Flash forward to last Thursday. In preparation for Christmas, Brooke and I flew up to New York, which is where we’ve been since last Thursday. The apartment we’re staying at here is a small one-bedroom, the kind of place a gypsy may use as her office for reading palms. It is, by all accounts, a standard New York City apartment: The bedroom door will hit you in the face if you’re too close to the edge of the bed, but there’s a coffee shop across the street and extra storage above the front door, so it’ll work just fine.
But then the other night, right before I drifted into slumber, I was awoken by noises from the apartment next door. In truth, I was awoken by lots of noises. I had forgotten this about New York, how when people complain that it is a “noisy” city, they don’t mean honking car horns or jack hammers – the mean that 10 million people living on a plot of land no bigger than most Midwestern industrial parks means that there is always someone no more than 20 feet away from you. They may be above you or below you or right on the other side of a comically thin wall, but they’re there, and they make noise. It’s why when New Yorkers see those scenes in futuristic end-of-days movies where Times Square is completely desolate they don’t say, “Oh my God, how creepy!” they say, “Oh my God, how peaceful!”
Which explains why, when I was jarred awake by strange sounds from the apartment next door, all I could think was “Armageddon, you tease.” All night long, the heater had been the main culprit of my sleeplessness, routinely unleashing a symphony of wheezes and farts like an old man playing cards, or me when I wheeze. The din was nearly unbearable. There was no use trying to fall asleep while the heat was coming up. Instead, you needed to time your sleep with the radiator’s off cycle, lest you drift off dreaming of tiny gnomes banging on the walls with tiny hammers or, during one particularly hefty outburst, a Jimi Hendrix guitar solo.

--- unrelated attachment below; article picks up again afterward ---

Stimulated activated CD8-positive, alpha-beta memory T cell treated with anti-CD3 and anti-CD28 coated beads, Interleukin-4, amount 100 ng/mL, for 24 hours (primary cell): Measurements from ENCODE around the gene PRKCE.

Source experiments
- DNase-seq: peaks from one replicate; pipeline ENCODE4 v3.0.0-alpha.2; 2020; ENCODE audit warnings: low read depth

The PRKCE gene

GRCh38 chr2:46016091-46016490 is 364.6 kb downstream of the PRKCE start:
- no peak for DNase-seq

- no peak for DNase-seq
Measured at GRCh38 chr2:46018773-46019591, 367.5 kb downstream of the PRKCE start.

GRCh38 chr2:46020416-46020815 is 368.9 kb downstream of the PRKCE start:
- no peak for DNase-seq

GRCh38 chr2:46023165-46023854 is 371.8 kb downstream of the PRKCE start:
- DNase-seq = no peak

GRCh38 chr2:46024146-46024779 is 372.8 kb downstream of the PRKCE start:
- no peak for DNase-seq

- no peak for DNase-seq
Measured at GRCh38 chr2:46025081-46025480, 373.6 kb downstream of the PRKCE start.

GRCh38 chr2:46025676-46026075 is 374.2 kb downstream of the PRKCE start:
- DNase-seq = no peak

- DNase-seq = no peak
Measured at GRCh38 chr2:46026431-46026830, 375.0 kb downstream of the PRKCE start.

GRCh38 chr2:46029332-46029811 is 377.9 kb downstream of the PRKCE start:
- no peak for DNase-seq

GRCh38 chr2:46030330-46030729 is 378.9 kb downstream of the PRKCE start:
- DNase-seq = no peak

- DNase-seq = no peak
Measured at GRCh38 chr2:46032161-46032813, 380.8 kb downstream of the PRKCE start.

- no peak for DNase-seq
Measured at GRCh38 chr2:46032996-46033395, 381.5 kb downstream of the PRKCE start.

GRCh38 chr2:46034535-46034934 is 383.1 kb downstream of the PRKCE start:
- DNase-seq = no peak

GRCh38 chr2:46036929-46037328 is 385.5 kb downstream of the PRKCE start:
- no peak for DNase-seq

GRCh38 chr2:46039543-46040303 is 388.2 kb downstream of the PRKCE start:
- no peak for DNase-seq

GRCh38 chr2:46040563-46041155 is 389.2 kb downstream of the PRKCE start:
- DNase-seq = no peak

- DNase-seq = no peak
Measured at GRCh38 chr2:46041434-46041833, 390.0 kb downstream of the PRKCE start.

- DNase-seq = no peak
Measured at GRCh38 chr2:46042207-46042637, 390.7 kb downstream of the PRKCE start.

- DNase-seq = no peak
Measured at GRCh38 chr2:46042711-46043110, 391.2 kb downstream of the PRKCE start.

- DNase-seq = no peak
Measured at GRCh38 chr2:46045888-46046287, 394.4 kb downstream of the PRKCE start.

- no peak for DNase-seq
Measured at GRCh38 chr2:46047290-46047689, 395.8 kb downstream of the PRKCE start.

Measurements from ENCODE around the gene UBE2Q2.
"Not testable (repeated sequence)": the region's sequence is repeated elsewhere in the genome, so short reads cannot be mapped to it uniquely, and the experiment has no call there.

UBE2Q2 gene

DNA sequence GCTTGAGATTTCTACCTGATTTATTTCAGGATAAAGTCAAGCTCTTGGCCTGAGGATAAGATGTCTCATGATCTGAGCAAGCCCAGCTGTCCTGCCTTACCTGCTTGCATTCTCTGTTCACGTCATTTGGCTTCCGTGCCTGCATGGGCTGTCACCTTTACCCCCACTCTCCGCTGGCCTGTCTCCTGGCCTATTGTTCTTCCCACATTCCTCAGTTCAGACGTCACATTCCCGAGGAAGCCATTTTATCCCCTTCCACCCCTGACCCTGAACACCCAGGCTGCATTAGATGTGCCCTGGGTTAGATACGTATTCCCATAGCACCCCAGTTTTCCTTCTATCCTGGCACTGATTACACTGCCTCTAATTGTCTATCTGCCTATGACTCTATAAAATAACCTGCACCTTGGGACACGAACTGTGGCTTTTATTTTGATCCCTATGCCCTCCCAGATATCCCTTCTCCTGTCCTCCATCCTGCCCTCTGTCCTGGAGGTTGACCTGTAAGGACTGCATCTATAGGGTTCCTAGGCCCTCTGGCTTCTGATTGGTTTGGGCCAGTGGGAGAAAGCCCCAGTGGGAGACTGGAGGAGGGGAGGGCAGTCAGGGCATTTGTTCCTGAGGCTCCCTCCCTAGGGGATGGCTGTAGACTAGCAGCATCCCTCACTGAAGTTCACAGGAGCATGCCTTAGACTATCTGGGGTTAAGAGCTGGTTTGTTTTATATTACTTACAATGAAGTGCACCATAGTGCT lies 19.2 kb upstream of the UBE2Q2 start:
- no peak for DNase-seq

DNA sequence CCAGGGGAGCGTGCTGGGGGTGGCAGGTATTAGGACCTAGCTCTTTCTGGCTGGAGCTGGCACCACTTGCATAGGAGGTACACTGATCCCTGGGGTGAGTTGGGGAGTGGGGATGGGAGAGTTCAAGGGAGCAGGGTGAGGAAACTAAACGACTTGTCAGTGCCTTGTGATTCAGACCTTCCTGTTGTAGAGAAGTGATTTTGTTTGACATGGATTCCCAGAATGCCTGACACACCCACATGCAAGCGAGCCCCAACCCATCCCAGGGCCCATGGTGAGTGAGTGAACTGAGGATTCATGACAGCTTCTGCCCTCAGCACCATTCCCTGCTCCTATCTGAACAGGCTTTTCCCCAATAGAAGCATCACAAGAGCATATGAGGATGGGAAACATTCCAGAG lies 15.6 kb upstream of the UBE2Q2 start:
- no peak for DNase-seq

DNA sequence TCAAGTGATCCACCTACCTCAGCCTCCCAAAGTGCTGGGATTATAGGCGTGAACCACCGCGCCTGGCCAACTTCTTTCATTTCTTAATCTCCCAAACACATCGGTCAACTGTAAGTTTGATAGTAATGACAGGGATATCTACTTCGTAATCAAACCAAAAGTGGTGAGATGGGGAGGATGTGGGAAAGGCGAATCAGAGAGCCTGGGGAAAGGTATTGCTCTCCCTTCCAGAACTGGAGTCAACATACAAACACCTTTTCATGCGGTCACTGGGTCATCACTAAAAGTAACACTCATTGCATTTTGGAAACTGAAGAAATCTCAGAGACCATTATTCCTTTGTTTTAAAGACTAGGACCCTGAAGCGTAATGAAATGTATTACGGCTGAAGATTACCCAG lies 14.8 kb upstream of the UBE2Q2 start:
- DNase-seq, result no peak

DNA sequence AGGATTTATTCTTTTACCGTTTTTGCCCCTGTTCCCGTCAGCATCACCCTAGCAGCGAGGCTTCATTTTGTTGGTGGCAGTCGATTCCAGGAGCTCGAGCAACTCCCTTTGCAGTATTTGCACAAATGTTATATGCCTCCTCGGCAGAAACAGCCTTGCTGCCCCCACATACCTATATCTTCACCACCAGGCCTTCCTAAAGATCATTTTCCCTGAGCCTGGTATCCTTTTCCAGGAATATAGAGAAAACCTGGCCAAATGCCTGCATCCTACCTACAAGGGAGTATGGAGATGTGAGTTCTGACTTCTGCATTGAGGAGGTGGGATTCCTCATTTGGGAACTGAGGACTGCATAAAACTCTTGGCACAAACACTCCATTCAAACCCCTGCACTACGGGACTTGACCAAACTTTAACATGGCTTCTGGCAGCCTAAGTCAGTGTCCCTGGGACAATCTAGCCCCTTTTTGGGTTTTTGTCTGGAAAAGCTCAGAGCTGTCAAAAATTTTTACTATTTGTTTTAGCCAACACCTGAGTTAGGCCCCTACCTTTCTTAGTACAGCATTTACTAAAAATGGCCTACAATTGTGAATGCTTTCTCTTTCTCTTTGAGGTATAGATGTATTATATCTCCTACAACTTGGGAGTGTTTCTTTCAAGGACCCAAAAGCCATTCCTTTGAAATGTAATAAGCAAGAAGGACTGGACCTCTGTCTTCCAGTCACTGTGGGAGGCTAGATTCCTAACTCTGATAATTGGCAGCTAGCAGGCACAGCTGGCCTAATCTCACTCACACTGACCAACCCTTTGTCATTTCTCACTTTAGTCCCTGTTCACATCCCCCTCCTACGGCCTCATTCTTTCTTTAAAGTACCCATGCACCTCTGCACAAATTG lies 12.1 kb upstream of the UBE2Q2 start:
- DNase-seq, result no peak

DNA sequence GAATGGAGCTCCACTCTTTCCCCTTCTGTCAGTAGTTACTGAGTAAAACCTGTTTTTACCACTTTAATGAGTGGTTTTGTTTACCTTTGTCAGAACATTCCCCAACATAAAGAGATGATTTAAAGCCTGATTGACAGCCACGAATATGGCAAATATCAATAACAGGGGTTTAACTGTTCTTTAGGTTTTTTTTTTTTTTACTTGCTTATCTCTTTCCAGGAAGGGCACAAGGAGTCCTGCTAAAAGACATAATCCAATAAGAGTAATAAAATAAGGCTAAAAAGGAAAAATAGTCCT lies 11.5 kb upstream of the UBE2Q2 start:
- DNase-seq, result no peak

And just when I thought I had succeeded, here came this noise from the apartment next door. It was a woman, definitely Japanese or Mexican, and she was either writhing in a bout of sexual ecstasy or standing in firm agreement with her boyfriend about a matter in which she is very invested and jumping on the bed. Her manner of agreement got so aggressive that I couldn’t help but laugh and think to myself, “OK! We get it! We all get it. You like whatever it is he’s doing.” She must have said “Yes” over fifty times. Was she afraid he would misunderstand some other outburst such as “Oh yeah” or “Uh huh”? It had to be an unequivocal “Yes”?
I thought this and other things and chuckled to myself thinking, “I can’t wait to write about this!” But then I realized that The Job doesn’t care about my Japanese/Mexican neighbor having loud sex, though I’m sure it would make for some good Water Cooler chatter:
Mike: “Did you see the game last night?”
Me: “No, but is it unusual for a Japanese woman to climax in Spanish?”
The Job is the job, and multi-ethnic neighbor sex is why we all need hobbies (especially if multi-ethnic neighbor sex is your hobby). There has to be room for both in my life, because the alternative is scary. I don’t want to be just another nine-to-fiver. I don’t want to waste away grinding out a pay check. Most of all, I don’t just want the only other thing I write to be a post-it note.
Even if it does say “COLLATE, BITCH.”